Why it matters: Digital mapping and GPS technologies have fundamentally changed how sportsmen and women traverse federal lands, however, inconsistent, and outdated record keeping practices among federal land management agencies hinders the ability of sportsmen and women to fully take advantage of these technologies. The digitization of public easements, access points, rights-of-way, and other mapping information on public lands is critically important to ensuring that sportsmen and women can navigate public lands in a safe and legal manner.
Millions of America’s hunters, anglers, and recreational shooters rely on public lands and waters for recreation. Before planning a trip to a new area, any sportsperson can attest to the fact they spend countless hours glossing over maps on their computers, or their handheld devices, to get a better idea of the land or waterscape. However, a lack of clear and publicly available information often deters sportsmen and women from recreating on a given piece of public land.
Unfortunately, federal land management agencies most important to sportsmen and women, including the U.S. Fish and Wildlife Service, Army Corps of Engineers, Bureau of Land Management, and the U.S. Forest Service, lack the necessary financial resources needed to digitize and modernize mapping information for the lands they manage.
Furthermore, for many land management agencies, much of the information is still held in paper format, which is concerning as easements and rights-of-way information could be lost if proper documentation is lost or destroyed. For example, it is estimated the U.S. Forest Service has only digitized roughly 5,000 of their 37,000 recorded easements.
To fill this void, the MAPLand Act will authorize necessary financial resources over three years for the Secretaries of the Interior, Agriculture, and Army to accelerate the modernization and digitization of public land mapping information. The MAPLand Act also requires that federal land management agencies make their information publicly available on their respective websites so they can be easily accessible for the public.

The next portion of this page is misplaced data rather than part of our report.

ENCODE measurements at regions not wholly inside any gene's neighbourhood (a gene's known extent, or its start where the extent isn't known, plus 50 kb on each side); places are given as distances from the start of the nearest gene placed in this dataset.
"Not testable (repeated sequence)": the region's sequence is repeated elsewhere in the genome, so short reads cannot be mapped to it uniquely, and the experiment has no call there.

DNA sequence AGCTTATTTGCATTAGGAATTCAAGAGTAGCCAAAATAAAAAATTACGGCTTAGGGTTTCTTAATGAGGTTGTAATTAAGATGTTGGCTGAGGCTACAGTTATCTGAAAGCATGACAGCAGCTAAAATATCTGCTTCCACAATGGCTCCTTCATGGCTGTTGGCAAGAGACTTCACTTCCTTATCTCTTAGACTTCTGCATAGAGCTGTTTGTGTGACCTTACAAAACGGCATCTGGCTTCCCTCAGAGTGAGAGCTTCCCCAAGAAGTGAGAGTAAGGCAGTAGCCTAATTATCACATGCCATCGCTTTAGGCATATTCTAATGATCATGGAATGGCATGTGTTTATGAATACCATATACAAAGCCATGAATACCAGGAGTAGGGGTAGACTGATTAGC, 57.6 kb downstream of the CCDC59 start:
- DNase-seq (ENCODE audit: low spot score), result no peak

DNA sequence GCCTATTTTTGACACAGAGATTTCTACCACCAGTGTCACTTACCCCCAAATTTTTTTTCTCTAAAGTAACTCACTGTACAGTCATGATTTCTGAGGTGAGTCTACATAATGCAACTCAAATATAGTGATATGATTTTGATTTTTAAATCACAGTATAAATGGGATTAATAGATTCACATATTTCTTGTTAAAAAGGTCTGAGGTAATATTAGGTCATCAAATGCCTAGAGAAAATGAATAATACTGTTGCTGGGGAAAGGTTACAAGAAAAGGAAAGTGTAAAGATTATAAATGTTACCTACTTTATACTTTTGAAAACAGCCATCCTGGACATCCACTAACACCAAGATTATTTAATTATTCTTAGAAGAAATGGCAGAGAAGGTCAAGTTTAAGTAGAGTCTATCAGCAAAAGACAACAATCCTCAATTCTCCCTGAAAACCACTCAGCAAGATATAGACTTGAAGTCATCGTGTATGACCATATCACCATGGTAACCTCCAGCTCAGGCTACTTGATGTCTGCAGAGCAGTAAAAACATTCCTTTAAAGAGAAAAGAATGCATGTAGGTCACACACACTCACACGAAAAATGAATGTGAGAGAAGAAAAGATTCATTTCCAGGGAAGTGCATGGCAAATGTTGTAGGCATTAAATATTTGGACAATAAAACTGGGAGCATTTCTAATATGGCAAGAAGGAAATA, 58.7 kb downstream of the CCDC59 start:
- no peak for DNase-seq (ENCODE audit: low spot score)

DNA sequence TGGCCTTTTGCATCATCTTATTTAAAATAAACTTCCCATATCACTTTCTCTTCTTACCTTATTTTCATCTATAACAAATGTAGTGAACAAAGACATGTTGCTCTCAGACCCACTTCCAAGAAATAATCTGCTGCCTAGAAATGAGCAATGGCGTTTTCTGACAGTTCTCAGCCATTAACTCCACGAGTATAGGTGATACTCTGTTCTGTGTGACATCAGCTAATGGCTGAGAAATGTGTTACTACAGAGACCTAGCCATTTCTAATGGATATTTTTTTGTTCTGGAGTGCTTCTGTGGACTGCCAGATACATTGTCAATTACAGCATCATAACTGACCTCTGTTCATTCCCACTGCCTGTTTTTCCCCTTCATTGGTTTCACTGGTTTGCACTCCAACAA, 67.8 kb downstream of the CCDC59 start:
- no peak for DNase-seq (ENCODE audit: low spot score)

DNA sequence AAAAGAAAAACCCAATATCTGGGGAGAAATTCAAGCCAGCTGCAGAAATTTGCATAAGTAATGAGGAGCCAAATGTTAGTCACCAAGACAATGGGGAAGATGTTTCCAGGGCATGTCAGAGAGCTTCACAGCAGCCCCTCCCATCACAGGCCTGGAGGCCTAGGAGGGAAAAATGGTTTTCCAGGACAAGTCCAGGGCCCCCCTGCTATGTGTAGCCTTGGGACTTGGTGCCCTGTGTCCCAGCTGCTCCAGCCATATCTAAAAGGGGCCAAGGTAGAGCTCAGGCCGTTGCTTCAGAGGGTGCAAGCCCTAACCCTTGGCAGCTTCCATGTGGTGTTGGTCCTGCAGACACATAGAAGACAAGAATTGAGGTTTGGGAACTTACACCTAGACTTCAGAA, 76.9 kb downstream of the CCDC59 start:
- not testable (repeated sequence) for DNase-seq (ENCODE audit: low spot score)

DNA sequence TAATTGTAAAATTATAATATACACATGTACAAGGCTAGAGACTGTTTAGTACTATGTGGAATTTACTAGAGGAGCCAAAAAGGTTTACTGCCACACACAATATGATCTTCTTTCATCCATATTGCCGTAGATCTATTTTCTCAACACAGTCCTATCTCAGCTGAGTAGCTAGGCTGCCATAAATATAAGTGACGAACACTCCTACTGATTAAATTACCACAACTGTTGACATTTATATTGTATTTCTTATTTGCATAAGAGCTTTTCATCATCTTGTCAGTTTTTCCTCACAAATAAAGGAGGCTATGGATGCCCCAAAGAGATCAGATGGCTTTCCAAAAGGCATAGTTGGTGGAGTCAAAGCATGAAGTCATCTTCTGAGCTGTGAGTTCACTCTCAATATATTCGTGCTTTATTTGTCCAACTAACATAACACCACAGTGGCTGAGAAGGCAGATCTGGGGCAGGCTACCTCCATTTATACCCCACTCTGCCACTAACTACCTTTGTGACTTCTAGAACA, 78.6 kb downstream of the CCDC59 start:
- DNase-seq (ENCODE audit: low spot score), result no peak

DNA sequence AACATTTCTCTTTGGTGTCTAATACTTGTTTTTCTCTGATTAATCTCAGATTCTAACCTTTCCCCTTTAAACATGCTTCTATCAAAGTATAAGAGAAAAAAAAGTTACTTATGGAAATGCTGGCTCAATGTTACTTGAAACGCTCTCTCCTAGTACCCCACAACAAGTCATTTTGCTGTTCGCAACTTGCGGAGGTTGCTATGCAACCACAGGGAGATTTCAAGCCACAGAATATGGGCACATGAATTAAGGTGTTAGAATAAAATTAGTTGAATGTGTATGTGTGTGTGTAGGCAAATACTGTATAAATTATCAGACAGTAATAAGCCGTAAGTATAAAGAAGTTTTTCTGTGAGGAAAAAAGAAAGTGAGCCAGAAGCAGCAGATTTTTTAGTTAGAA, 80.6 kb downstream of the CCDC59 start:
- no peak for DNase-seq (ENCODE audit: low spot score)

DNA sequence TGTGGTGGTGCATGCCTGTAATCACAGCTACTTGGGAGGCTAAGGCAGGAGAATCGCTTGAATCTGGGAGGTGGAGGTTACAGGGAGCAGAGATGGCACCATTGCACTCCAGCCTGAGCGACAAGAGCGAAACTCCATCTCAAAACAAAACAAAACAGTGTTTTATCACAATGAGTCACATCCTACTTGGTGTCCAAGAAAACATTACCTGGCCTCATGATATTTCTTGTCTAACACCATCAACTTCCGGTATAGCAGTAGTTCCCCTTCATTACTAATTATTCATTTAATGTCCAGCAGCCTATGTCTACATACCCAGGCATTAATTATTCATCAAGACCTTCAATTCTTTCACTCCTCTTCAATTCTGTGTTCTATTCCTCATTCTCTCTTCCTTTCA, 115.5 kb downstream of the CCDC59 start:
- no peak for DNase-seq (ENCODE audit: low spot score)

If enacted, the MAPLAND Act would provide better information about easements and rights-of-way, whether roads and trails are open to the public, allowable types of vehicles, hunting and recreational shooting boundaries, and information on allowable types of watercraft – all of which is vital information for sportsmen and women.
On July 2, 2020, the Congressional Sportsmen’s Foundation (CSF) and conservation partners sent a letter to members of both the U.S. House of Representatives and the Senate urging the cosponsorship and support of the MAPLand Act to enhance outdoor recreation for sportsmen and women and other outdoor recreationalists. Modernizing mapping information is vital to bringing public land recreation into the 21st century.
Studies conducted at both the state and federal level have found that the number of hunters and trappers have been on a generally declining trend over the past several decades. To increase recruitment, retention, and reactivation (R3) of hunters and trappers, which initiative do you think would have the greatest impact?